Miriam Lord: lipgloss on as general election wooing begins
It’s a PR budget from the Corner Boys - P is for Prudent and R is for Responsible
A man sits on barriers erected to keep demonstrators away from Leinster House during the announcement of the 2015 Budget
The Government slicked on the gloss yesterday and got down to some long, slow and serious general election seduction.
The Austerity Twins have left the building.
Now say hello to The Corner Boys. And they want to let everyone know that they’ve turned it.
Michael and Brendan made no bones about this yesterday when they delivered their PR budget. If anyone asks, they won’t deny it.
Of course, it’s a PR budget, they will say. P is for Prudent and R is for Responsible.
Nothing to do with carefully cranking up the good news quotient as the calendar runs down to polling day in a year or so.
Nonetheless, yesterday afternoon they moved away from major cutback to “minor easement”. Our Ministers for Tax and Slash began restyling themselves as Less Tax Noonan and More Cash Howlin.
But Michael and Brendan didn’t go mad. There was a sense the Minister for Finance and the Minister for Public Expenditure were holding back.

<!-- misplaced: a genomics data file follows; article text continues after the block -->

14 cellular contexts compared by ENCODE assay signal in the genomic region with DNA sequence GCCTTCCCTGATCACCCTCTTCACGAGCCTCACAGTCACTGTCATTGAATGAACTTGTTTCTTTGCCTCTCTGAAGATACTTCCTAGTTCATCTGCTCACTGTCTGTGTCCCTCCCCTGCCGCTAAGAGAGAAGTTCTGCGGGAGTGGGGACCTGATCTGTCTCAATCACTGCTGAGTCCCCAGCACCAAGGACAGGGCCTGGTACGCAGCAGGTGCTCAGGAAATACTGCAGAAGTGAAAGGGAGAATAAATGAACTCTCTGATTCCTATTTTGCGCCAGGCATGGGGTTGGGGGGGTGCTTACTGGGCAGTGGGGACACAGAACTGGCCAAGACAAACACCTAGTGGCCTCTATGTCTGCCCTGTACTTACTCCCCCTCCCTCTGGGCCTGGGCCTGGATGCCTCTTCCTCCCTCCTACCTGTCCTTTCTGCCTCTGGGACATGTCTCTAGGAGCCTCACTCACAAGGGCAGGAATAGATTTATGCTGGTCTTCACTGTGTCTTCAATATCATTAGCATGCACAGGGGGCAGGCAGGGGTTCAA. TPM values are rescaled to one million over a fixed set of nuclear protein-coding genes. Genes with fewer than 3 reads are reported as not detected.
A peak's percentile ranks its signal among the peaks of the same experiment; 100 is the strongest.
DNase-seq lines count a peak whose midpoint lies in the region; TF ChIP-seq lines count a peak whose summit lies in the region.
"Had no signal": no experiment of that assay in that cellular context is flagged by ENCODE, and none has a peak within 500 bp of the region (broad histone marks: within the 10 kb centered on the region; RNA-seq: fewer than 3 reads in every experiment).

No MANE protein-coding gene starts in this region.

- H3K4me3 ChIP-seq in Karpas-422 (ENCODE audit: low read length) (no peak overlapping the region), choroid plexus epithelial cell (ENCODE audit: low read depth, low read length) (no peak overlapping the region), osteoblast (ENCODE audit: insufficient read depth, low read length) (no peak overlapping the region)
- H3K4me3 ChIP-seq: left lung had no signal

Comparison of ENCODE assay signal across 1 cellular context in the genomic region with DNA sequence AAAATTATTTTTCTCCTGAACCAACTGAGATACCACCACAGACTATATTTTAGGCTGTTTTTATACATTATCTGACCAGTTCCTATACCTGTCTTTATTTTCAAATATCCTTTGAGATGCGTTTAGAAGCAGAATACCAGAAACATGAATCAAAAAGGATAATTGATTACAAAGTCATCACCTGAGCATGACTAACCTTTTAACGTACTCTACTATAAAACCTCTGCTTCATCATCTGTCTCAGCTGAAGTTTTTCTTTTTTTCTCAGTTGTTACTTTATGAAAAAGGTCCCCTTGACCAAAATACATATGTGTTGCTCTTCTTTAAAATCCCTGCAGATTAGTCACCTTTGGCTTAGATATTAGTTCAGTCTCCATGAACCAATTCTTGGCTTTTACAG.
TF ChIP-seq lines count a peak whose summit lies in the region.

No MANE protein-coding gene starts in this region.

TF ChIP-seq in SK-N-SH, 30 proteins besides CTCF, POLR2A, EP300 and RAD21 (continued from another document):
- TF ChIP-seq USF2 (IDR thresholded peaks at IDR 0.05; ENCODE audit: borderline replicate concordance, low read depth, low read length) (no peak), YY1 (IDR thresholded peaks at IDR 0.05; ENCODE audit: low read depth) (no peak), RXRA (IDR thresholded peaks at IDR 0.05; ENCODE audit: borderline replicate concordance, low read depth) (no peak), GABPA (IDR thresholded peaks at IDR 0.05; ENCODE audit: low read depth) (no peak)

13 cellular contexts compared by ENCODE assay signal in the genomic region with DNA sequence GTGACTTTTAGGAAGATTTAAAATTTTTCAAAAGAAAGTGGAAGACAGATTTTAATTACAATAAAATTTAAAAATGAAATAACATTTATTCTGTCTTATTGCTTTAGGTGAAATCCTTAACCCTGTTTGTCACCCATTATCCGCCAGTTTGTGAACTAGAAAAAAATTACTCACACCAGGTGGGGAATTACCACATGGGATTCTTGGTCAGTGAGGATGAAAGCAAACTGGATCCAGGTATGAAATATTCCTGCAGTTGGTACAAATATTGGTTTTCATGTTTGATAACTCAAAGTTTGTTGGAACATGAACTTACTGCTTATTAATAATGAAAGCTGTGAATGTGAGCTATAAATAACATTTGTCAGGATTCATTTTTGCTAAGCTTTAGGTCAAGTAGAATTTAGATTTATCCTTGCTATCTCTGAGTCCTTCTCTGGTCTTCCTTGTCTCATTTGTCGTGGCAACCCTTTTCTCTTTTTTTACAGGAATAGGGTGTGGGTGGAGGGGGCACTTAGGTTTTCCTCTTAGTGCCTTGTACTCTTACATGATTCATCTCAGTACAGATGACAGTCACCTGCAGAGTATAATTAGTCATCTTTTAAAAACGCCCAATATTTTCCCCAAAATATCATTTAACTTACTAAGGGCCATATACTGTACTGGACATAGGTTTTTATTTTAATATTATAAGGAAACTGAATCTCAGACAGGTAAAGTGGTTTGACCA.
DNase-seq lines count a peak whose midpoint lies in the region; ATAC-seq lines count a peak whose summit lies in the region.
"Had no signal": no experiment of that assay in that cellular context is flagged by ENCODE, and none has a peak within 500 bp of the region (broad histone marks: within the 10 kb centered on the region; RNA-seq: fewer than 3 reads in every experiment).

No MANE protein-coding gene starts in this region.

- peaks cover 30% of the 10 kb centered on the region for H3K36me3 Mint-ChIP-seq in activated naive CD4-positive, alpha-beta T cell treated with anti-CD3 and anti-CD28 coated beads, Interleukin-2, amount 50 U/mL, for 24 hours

Their offering for 2015 just some light relief to tee us up for next year’s budgetary statement.
You wouldn’t want to be a betting woman to predict it’ll be a lot better than yesterday’s optimistically neutral offering.
The Opposition spotted their game a mile away. It’s standard practice.
“This is all about using borrowed money to buy votes,” said Michael McGrath, responding on behalf of Fianna Fáil and sending Government backbenchers into hoots of derisory laughter. “You’d know!” they chortled.
“You’re not invincible,” he huffed across to the Taoiseach, who had been sitting during his Ministers’ speeches with a smugly martyred look on his face. After years of abuse for austerity, Enda was luxuriating in a spot of light vindication.
Behind him, the lobby fodder looked happier than they’ve been for a long time. Since 2011, they have had to sit, silently, through some vicious budgets, afraid to crack as much as a smile and dreading the onslaught to come in the constituency clinics.
They took a while to warm up as Noonan outlined his “road map” for the coming 12 months. His GPS (government positioning strategy) indicated taking the road “less travelled by”.
Using Robert Frost’s poem The Road Not Taken as his starting point, Minister Noonan asked: “Do we take the road frequently trodden by Irish governments in the past?”
“You certainly have!” shouted Gerry Adams. “A road whose signposts are ‘Tax’ and ‘Spend’ and where one’s journey is through boom and bust?”
No. Michael was choosing to take the PR route to the next election. “A road whose milestones are ‘Prudence’ and ‘Caution’ … a new road to a new Ireland.”
That’ll cost a few bob. Watch this space, as both Ministers said, hinting at better things to come.
“I know what road the Government will take,” said Noonan.
After that – and the final blockbuster budget – it’s in the hands of the electorate as to whether the Government runs out of road or stays for a second term.
Speaking of budgets, the Dáil had to clear up some housekeeping before The Corner Boys got the chance to take their turn.